In 1837, Samuel Hanna donated land to the city for the express purpose of establishing a public market. [See page 331, The First Market House in Griswold's Pictorial History 1917] The name of market was taken from the bordering street, which was itself named for John T. Barr, who co-purchased the original 118 lots of the town of Fort Wayne. By 1855, the market was a vital part of the local economy and a market house had been constructed. In 1910, celebrated local architects, Mahurin & Mahurin designed a new concrete market complex, replacing the half-century old market. Located on the east side of Barr Street, it extended two blocks south from the City Hall Building (today known as the History Center) to Washington Boulevard. Expansion of supermarkets into the suburbs brought an end to the Barr Street Market. The northern pavilion (City Hall to Wayne Street) was demolished in 1957, followed by the southern pavilion (Wayne Street to Washington Boulevard) in 1958. In 1988, the History Center acquired the Barr Street Market and for the past three decades the museum has faithfully stewarded this oldest public space in Fort Wayne. Since 2005, the History Center and the Young Leaders of Northeast Indiana have partnered to revitalize and energize this cherished piece of our community’s shared heritage. Copied from the May 16, 2018 post with several historic photos and postcards and May 7, 2022 post by The History Centeron Facebook. See also Fort Wayne Farmers Market, Southside Market, and Fort Wayne’s Farmers Markets at Visit Fort Wayne.
A 1950 photo from THIS DAY IN HISTORY: May 31 in photos by Dan Vance posted May 31, 2018 in The News-Sentinel newspaper. Caption; 1950 - In the 1950s, the Barr Street Market was a place to buy plants and flowers as well as all kinds of homegrown fruits and vegetables. Here, on May 31, early-afternoon shoppers had their pick of merchandise. The market was open five days a week, and was at its busiest Friday afternoons and evenings and Saturday mornings.
In 1988, the History Center purchased the Barr Street Market and has stewarded this property as the oldest public space in Fort Wayne for over three decades. Since 2005, the History Center, in partnership with the Young Leaders of Northeast Indiana, has presented the Barr Street Farmers Market each summer. Come and visit our historic market for locally made food and produce each Saturday, May 7 through September 24, 9am-1pm. Copied from a May 6, 2022 post by The History Centeron Facebook.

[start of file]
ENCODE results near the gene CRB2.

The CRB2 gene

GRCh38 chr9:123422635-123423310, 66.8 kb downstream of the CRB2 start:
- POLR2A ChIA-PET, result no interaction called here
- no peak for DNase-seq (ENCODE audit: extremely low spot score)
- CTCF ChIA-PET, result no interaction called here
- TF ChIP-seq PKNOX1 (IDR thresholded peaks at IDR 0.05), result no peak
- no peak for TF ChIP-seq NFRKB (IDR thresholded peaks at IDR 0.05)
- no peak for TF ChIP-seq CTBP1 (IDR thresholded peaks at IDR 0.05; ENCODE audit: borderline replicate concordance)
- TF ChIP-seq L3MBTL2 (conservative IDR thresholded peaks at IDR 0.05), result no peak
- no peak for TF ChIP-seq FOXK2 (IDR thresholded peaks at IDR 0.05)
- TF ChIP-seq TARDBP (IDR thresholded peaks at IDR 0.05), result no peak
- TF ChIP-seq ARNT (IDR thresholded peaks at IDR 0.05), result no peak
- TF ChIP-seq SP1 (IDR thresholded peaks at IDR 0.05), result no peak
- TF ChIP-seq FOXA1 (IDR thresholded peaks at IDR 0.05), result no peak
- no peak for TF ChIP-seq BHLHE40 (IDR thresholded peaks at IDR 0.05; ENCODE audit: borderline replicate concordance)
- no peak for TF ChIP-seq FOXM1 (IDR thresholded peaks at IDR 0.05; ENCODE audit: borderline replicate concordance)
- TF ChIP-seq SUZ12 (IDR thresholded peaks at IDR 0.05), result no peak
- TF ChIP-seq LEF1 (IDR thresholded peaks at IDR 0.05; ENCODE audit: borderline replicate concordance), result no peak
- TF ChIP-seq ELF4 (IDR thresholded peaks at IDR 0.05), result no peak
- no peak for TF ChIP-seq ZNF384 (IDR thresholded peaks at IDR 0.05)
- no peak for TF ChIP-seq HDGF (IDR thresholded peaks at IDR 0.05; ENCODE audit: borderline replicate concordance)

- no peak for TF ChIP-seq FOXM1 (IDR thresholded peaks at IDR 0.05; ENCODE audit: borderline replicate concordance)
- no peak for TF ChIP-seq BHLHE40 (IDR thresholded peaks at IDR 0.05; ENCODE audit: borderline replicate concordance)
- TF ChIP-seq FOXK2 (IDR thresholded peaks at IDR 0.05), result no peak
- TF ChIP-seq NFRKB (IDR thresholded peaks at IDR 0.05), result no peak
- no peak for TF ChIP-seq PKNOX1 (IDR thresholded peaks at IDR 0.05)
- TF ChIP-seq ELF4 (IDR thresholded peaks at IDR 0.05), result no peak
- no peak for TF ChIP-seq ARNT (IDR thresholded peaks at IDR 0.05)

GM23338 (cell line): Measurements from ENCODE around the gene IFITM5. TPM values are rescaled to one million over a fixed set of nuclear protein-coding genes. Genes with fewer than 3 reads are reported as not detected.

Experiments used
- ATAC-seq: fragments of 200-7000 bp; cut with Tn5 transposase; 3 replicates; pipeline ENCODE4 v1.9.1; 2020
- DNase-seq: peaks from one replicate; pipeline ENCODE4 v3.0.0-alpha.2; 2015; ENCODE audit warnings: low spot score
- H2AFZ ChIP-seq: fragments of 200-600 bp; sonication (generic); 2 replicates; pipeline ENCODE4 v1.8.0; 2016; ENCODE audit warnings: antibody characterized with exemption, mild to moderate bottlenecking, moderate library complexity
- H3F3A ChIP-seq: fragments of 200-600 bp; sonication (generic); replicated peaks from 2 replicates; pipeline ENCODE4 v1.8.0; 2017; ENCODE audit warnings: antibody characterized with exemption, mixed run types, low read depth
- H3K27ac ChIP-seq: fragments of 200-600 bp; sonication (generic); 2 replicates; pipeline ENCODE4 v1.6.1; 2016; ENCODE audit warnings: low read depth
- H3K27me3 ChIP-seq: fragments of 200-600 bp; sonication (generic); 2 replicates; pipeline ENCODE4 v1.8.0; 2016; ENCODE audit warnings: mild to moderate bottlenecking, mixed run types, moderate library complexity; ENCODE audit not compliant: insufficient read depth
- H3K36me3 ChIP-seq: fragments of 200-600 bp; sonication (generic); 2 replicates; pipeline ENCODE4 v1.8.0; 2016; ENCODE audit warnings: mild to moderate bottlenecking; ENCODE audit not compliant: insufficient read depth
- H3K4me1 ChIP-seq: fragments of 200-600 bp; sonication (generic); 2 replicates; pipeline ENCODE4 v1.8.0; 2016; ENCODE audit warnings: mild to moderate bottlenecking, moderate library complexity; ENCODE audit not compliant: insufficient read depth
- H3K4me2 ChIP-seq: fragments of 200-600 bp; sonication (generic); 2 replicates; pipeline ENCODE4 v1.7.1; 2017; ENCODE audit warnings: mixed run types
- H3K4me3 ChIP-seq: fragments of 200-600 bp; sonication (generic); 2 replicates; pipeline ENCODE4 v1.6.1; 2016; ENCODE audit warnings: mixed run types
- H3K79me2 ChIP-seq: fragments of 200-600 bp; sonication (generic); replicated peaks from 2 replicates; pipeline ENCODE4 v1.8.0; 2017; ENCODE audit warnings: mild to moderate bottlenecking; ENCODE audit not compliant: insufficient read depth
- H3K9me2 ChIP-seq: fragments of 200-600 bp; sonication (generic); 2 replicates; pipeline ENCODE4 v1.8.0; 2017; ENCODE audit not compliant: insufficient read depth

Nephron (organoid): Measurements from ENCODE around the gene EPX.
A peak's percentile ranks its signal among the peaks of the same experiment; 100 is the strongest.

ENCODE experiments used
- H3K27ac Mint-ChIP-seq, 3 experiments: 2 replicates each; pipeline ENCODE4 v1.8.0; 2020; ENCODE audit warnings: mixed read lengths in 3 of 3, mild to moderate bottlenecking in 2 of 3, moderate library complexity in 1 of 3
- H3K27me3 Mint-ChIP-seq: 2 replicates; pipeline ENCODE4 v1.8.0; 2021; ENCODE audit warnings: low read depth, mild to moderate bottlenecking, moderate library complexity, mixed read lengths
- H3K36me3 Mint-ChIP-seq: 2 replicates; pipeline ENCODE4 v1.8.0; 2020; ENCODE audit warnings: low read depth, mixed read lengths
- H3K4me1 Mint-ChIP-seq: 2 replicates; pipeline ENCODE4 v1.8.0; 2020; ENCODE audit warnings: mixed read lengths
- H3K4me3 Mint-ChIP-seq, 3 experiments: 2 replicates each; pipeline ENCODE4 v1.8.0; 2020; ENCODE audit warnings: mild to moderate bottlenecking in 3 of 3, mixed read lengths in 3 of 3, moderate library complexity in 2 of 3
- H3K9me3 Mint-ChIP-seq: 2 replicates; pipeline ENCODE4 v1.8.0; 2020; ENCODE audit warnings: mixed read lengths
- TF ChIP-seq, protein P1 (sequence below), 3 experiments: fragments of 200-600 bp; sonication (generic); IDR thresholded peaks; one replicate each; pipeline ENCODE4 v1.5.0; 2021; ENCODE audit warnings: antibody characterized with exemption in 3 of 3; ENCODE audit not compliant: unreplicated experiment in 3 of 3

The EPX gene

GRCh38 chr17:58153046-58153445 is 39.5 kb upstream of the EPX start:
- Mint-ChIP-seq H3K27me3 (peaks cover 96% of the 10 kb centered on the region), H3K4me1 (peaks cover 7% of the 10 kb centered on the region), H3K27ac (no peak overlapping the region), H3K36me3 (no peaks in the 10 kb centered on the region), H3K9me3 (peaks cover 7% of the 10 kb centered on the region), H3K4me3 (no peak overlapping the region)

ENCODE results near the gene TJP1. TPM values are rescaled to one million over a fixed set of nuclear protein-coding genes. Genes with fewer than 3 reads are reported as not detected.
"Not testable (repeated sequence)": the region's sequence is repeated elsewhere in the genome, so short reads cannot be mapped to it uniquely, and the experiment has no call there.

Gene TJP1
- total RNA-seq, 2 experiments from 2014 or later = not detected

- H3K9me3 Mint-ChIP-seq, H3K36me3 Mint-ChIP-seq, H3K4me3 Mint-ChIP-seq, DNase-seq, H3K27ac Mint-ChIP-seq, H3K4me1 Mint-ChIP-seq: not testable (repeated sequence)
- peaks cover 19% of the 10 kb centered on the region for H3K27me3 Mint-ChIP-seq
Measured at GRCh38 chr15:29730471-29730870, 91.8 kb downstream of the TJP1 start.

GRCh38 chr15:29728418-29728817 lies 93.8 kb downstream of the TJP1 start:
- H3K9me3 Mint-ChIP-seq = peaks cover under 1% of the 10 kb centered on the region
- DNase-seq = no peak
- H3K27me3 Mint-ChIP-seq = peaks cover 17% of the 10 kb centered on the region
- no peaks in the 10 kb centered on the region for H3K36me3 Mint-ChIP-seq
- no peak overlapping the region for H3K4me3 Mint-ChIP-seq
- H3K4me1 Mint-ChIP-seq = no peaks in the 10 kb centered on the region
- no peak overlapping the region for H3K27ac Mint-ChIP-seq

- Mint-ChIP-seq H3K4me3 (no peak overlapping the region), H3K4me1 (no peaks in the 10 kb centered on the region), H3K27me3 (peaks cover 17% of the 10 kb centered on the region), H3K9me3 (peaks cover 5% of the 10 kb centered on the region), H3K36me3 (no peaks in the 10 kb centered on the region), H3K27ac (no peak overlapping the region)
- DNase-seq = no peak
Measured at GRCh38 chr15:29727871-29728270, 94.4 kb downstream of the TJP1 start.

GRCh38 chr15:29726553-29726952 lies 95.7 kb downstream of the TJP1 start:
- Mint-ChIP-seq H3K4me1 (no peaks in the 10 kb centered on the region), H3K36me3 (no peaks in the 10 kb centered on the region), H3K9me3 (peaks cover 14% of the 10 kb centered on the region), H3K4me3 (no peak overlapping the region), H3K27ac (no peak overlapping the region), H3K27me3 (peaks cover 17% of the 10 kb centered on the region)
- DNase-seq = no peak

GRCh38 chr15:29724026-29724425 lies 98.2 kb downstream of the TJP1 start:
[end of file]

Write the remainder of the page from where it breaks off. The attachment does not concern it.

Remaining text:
YLNI Summer Farmers Market posted Oct 5, 2022 by YLNIon YouTube Located in the heart of downtown Fort Wayne, at the historic Barr Street Market, the YLNI Farmers Market presents a vibrant market experience during the summer months!
The YLNI Farmers Market is a producer-only market, meaning that our vendors personally make or grow the products they sell. Every vendor is local, coming from Allen or surrounding counties. On average, the market connects 10,000 visitors each week with fresh and unique local produce, plants, meats, baked goods, and homemade crafts.
Historical Facts: The YLNI Farmers Market represents an important part of Fort Wayne’s history. It is an ongoing tradition that’s been alive in the heart of our city for more than a century. Here’s why: Located in the oldest public space in Fort Wayne (at the corner of Barr and Wayne Streets); The original Barr Street Market operated continuously from the 1840s-1950s; In its heyday, the Market stretched for 2 city blocks and had several permanent buildings.
A sign on Main Street points to Camp Allen Park where a monument was erected May 4, 2017 but not shown in the 2015 Street View photo from Google map. The monument was placed at the old Kekionga Ball Grounds, which is now Camp Allen Park along the St. Marys River on the northwest side of downtown Fort Wayne. It marks the location of the first professional baseball league game played between the Fort Wayne Kekiongas and the Cleveland Forest Citys on May 4, 1871. Fort Wayne defeated Cleveland 2-0 in the game. City Councilman Geoff Paddock, baseball historian Bill Griggs and the local Society of American Baseball Research worked with the Fort Wayne Parks Department to place the monument.
Baseball’s first professional league game, 150 years ago posted Jul 6, 2022 This story originally aired: May. 4, 2021 FORT WAYNE, Ind. (WPTA) - by Daniel Beals on YouTube. Interview with Blake Sebring. May 4 is a special day in baseball, especially here in 21Country. A monument marks a historic site at Camp Allen Park, alongside the St. Marys River.
“You could argue that Fort Wayne was part of the first professional sports league in America, which is kind of cool,” sports historian Blake Sebring told us.
Sebring has literally written the book on sports history in Fort Wayne. “The Kekiongas were a club team in Fort Wayne,” he said, “they had a little bit of a reputation in the midwest as being a good team.” In 1871, they were invited to join the National Association of Professional Baseball Players. A city in Ohio was slated to make history that day. But Mother Nature had other plans.